This photo caught my attention. In 1985, Libby Riddles became the first woman to win the Iditarod, Alaska's famous sled dog race. Shortly afterwards she did a photo shoot for Vogue Magazine. I picked her up at the Anchorage airport on her return to Alaska and escorted her around town for a couple of days. She had volunteered to do publicity for the non-profit where I served as Executive Director.

This photo on the wall caught my attention. In 1985, Libby Riddles became the first woman to win the Iditarod, Alaska’s famous sled dog race. Shortly afterwards she did a photo shoot for Vogue Magazine, which is where this photo was taken. I picked her up at the Anchorage airport on her return to Alaska and escorted her around town to various media outlets for a couple of days. I had called Libby shortly after she won the race and talked her into doing publicity for the non-profit where I served as Executive Director.

The bar also had a glass case that included this M&M collector's piece. Turns out that the Brays, who were traveling with us, have a thing for M&M s. Linda talked the owner into selling her the M&M baseball player for five dollars.

The bar also had a glass case that included this M&M collector’s piece. Turns out that the Bob and Linda Bray, who were traveling with us, have a serious collection of M&M dispensers. Linda talked the owner into selling her the M&M baseball player for five dollars.

Meanwhile, Peggy had decided she had to try the Harley out for size.

Meanwhile, Peggy had decided she had to try the Harley out for size.

Mike the owner of King Mountain Lodge, and the motorcycle, immediately showed up and insisted that if Peggy was going to sit on the Harley, she had to go for a ride. Out they went for a quick spin around the parking lot and the highway.

Mike the owner of King Mountain Lodge, and the motorcycle, immediately showed up and insisted that if Peggy was going to sit on the Harley, she had to go for a ride. Out they went for a quick spin around the parking lot and the highway.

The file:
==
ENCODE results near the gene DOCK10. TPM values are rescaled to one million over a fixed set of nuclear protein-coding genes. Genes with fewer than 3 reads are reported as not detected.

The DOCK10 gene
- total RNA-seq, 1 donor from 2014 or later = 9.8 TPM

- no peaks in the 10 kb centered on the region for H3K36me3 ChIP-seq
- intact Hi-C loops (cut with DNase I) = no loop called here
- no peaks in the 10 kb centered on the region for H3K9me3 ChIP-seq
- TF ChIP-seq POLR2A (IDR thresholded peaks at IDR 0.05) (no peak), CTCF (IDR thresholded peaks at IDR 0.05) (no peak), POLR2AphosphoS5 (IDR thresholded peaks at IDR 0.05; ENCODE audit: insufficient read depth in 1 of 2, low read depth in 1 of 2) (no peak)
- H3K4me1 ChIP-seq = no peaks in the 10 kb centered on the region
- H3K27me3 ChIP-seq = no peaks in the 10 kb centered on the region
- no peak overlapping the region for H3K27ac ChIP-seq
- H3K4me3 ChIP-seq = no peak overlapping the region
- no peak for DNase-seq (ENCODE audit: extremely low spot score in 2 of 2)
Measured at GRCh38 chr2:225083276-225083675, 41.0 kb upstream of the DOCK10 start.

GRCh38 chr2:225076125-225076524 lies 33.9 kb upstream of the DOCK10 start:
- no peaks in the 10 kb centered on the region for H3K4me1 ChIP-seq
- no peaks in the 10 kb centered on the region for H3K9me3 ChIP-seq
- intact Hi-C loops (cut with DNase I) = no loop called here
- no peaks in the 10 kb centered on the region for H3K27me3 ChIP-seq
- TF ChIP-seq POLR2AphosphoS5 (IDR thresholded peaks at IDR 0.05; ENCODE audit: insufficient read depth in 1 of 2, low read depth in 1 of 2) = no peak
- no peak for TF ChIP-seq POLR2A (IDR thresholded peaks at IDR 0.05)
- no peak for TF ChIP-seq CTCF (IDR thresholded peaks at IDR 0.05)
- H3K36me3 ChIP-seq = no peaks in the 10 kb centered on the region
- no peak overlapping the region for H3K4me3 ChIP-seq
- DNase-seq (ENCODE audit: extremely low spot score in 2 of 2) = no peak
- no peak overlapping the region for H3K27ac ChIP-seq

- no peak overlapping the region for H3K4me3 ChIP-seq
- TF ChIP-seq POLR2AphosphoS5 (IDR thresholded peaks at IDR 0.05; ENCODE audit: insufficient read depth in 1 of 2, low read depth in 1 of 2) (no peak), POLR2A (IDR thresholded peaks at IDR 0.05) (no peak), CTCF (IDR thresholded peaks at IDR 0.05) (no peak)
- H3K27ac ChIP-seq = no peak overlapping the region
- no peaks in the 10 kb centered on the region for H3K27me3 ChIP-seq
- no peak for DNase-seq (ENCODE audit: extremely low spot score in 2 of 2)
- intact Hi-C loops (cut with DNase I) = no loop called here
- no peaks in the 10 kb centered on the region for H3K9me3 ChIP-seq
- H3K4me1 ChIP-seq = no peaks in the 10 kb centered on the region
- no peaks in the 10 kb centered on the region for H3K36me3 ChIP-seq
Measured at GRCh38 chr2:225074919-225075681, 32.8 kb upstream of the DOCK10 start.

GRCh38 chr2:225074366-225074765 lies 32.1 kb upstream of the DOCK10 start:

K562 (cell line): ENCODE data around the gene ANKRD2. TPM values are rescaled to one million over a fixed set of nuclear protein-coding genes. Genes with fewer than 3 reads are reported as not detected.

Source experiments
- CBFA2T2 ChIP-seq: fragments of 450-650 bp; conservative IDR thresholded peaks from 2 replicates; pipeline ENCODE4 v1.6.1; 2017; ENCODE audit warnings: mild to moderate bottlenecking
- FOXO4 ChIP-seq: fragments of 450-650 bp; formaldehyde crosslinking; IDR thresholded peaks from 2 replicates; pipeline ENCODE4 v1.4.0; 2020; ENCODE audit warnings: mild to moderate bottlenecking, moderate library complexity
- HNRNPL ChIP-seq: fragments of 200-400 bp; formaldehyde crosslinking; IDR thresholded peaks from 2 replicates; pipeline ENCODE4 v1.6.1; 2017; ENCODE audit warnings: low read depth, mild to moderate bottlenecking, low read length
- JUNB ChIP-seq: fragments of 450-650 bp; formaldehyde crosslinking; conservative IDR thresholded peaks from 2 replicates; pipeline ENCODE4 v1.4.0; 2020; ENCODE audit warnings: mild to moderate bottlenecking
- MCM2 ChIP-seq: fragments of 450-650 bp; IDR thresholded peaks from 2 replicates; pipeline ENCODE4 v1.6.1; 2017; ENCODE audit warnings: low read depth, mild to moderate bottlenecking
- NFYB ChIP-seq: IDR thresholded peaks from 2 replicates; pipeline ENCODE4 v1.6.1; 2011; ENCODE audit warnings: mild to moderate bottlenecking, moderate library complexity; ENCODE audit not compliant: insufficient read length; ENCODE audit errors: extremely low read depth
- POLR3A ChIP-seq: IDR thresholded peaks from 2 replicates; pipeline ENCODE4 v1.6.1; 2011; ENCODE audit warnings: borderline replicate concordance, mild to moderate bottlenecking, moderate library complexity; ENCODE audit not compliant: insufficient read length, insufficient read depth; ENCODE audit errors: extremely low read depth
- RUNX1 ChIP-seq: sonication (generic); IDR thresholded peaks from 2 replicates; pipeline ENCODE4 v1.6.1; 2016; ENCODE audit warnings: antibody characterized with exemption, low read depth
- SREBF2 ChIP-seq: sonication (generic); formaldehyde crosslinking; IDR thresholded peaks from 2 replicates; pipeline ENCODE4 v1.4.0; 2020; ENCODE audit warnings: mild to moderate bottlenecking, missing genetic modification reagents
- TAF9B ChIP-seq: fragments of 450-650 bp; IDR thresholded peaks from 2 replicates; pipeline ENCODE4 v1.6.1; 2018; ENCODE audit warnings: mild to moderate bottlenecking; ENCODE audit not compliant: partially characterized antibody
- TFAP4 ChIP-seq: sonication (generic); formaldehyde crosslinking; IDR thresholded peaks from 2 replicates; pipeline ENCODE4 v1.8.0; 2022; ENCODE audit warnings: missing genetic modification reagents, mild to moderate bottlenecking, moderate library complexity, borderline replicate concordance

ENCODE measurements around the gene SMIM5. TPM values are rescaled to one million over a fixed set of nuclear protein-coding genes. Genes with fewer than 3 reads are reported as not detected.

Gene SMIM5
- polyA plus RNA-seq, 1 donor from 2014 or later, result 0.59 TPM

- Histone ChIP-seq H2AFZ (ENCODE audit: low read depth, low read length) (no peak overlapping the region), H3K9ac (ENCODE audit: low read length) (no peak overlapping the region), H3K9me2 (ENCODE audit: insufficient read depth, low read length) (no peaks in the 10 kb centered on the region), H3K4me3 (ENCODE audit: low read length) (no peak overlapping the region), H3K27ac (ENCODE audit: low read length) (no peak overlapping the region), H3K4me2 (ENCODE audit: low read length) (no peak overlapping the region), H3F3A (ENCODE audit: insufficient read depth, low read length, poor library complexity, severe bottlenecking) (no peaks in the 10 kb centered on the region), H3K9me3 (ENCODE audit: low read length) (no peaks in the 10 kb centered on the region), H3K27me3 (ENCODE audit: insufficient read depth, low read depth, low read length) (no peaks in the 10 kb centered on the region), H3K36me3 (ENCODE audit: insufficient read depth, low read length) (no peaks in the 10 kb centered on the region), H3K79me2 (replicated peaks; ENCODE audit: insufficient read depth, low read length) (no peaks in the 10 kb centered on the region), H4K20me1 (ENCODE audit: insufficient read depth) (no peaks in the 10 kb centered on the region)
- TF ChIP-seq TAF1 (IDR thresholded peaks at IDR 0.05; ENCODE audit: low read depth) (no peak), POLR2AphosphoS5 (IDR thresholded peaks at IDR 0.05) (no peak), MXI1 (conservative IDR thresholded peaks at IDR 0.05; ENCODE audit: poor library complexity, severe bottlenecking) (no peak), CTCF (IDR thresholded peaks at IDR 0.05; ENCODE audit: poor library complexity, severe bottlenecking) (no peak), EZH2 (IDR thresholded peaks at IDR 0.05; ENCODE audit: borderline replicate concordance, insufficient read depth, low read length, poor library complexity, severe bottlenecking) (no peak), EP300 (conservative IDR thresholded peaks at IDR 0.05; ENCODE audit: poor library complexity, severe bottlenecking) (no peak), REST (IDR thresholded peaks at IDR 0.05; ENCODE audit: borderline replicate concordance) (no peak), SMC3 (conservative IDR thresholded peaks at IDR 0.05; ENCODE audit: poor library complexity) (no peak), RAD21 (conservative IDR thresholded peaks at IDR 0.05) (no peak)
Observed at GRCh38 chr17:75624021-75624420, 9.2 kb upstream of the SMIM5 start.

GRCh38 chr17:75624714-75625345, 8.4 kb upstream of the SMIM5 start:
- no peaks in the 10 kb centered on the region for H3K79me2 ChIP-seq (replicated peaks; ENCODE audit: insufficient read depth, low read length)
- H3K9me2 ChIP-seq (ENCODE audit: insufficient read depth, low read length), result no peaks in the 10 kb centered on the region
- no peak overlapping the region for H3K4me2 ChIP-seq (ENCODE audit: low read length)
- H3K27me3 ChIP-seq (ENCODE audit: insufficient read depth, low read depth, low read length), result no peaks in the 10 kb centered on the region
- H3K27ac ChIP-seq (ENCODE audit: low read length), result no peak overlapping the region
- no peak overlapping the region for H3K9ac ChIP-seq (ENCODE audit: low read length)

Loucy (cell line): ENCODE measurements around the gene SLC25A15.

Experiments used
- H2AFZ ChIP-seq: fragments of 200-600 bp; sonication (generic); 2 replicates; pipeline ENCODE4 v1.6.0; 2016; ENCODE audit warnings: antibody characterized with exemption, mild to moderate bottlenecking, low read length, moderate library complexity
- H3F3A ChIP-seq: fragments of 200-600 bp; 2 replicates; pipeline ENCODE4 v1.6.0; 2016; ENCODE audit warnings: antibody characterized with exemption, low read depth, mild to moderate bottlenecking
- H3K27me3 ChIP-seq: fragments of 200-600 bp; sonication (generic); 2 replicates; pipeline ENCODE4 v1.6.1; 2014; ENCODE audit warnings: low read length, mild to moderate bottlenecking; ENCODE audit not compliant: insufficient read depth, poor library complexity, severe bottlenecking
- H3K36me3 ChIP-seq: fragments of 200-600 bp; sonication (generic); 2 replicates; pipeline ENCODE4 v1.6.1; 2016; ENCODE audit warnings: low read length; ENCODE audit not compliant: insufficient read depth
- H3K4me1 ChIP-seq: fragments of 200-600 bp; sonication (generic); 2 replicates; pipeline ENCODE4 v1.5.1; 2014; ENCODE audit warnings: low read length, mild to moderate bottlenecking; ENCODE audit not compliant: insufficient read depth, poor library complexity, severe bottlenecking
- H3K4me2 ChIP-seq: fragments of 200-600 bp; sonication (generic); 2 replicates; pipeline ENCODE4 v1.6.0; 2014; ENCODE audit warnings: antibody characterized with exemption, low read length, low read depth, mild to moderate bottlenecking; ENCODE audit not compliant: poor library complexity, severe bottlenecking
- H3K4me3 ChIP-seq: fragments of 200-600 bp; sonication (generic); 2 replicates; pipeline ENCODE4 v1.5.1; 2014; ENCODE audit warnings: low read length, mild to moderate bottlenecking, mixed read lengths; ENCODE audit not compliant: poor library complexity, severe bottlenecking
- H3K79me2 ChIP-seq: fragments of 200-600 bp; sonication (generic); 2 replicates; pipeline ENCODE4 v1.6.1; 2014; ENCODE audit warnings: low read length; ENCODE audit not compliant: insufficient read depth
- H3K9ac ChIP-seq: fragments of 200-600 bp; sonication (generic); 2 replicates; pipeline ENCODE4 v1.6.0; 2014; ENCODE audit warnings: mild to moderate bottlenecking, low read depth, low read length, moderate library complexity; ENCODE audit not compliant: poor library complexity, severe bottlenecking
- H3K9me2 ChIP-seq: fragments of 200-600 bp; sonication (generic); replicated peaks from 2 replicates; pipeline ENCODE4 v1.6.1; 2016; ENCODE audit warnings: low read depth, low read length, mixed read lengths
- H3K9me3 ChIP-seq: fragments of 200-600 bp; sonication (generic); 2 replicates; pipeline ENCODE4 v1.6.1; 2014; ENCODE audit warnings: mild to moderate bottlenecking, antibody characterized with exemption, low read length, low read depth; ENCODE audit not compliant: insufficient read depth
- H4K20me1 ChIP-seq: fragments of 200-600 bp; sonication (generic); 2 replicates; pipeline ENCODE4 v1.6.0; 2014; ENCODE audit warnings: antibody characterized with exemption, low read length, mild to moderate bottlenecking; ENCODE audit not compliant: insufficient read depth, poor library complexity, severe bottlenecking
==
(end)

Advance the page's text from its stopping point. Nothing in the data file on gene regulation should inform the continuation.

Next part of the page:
Needless to say, we all had a great time at the roadhouse. BTW, the food was quite good. Doreen and Claire came out to rescue Peggy from the motorcycle and send us on our way.

 

15 comments on “Roadhouses: A Dying Breed… North to Alaska

  1. These really are wonderful. When I think of “roadhouse”, I tend to think of something more along the line of the icehouses on Texas back roads. They’re meant simply for refreshment, though – not survival.

    I was startled by the photo of the bar. It looks remarkably like a place I wandered into in Elko, Nevada. Even the stools look much the same. That was simply a cafe or restaurant, but believe me – I felt like I was in the middle of nowhere and was glad to find all those cowboys lined up at the bar were friendly!

    The photo of Libby Riddles is gorgeous. What experiences you’ve had!

    • Roadhouses… whether in Elko or Alaska have a lot in common. Especially to the degree that they reflect local character… and there are a lot of characters in Elko and Alaska. (grin)

      Libby was both beautiful and gracious. And boy was she a star. I don’t think the President would have received as much attention as she did after she won the Iditarod. _Curt

  2. Two thoughts: I’ve never owned a Harley but have dealt with many who have. The best of chains and locks merely slow down the Harley thieves so “out of sight” is the best protection. I found the little biker chick’s story lacking in honesty when I had to step over the oil puddle in her small living room to ask her about her fugitive boyfriend and she said, “He ain’t been here.” Also, country stores and bars were like the internet for news and gossip before computers took over the world. Just had to be careful we weren’t asking about the owner’s kin when we went in on a case.

    • Interesting, Mike. Thanks for your insight. The roadhouse is a dying institution but once it was the center of the small communities along the Alaska Highway. It still seemed so when I first drove the road in 1986. Paved highways make it easy for travelers to go from one town to the next for their lodging and meals. This one was definitely a return to earlier years, however. –Curt